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New Zealand posts slowest annual inflation in more than 15 years
[WELLINGTON] New Zealand posted the slowest inflation in more than 15 years in the first quarter, supporting some traders' expectations that the central bank will cut interest rates later this year.
The consumers price index rose 0.1 per cent from a year earlier, the smallest increase since the third quarter of 1999, Statistics New Zealand said in Wellington Monday. The median forecast of 16 economists surveyed by Bloomberg was for a 0.2 per cent increase. Prices declined 0.3 per cent from the fourth quarter.
Benign inflation adds to signs Reserve Bank of New Zealand Governor Graeme Wheeler can keep the official cash rate unchanged at 3.5 per cent, while some traders bet he'll cut borrowing costs before the end of the year. Last month, the RBNZ signaled it didn't expect to raise rates until early 2017 as it faces an extended period of inflation below the bottom of its 1 per cent-to-3 per cent target range.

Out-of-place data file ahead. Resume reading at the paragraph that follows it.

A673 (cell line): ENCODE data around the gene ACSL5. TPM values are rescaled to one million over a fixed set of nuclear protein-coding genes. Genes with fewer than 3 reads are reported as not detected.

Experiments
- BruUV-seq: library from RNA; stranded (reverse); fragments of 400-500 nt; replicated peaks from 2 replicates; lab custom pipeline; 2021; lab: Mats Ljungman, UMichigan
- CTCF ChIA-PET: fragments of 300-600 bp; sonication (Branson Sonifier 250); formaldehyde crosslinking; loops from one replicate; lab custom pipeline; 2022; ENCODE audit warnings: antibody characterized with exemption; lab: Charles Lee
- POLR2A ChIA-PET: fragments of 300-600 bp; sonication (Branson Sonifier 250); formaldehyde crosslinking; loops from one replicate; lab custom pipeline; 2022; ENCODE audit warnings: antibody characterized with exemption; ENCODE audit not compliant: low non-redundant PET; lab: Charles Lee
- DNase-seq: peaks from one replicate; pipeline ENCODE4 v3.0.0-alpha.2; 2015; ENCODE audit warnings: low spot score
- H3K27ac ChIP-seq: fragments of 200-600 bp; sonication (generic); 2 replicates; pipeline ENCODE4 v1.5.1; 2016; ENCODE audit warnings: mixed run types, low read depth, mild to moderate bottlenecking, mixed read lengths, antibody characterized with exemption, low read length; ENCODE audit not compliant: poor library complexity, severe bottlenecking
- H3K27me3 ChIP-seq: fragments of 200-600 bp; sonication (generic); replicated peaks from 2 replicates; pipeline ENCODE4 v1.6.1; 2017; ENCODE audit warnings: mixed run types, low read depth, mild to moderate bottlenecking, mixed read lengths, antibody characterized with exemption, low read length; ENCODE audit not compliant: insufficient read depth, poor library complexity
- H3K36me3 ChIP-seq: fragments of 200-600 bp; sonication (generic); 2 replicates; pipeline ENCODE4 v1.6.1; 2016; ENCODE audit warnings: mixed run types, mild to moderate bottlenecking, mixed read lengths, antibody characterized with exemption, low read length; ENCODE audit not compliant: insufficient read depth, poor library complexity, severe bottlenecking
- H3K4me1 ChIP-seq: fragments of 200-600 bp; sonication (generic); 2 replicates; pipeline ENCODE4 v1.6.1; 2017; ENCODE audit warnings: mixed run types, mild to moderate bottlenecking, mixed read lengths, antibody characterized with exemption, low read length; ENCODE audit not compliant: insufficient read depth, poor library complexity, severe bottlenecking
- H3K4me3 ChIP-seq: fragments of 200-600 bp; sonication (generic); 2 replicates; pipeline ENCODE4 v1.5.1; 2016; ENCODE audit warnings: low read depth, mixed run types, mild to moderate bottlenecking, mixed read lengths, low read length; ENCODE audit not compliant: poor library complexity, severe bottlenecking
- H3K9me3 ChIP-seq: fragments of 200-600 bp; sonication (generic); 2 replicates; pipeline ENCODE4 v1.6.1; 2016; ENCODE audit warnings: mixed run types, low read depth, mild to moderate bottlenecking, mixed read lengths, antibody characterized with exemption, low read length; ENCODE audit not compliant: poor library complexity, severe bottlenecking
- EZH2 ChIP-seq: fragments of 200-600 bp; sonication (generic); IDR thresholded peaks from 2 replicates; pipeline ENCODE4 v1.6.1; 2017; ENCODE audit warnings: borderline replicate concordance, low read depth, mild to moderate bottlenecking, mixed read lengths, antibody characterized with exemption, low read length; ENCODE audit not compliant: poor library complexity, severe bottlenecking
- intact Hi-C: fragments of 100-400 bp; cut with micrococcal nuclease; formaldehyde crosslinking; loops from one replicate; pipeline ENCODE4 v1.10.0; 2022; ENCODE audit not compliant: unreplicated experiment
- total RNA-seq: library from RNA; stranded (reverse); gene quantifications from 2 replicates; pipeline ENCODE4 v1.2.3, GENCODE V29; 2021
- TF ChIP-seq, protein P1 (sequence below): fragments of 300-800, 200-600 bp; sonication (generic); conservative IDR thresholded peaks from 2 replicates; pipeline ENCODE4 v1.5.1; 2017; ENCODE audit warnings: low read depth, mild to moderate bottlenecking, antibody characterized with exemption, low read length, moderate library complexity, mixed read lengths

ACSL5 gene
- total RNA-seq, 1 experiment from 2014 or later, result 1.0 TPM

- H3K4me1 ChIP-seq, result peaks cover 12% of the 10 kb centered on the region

The New Zealand dollar fell after the report. It bought 76.83 US cents at 11 am in Wellington from 77 cents immediately before the release. There was about a 60 per cent chance of a rate cut by December, according to swaps data compiled by Bloomberg before the data was issued.
Prices dropped in the quarter after a 0.2 per cent fall in the three months through December, the first consecutive declines since 1999. Economists expected a 0.2 per cent fall.
Annual inflation slowed from 0.8 per cent in the fourth quarter. Inflation was slightly stronger than the zero per cent forecast by the RBNZ in its March 12 monetary policy statement. The central bank predicted inflation will accelerate slowly this year and next, reaching its 2 per cent target in the third quarter of 2017.
New Zealand joins other nations in experiencing benign inflation. Inflation in Australia was the slowest since mid-2012, a report April 22 will show, according to economists surveyed by Bloomberg.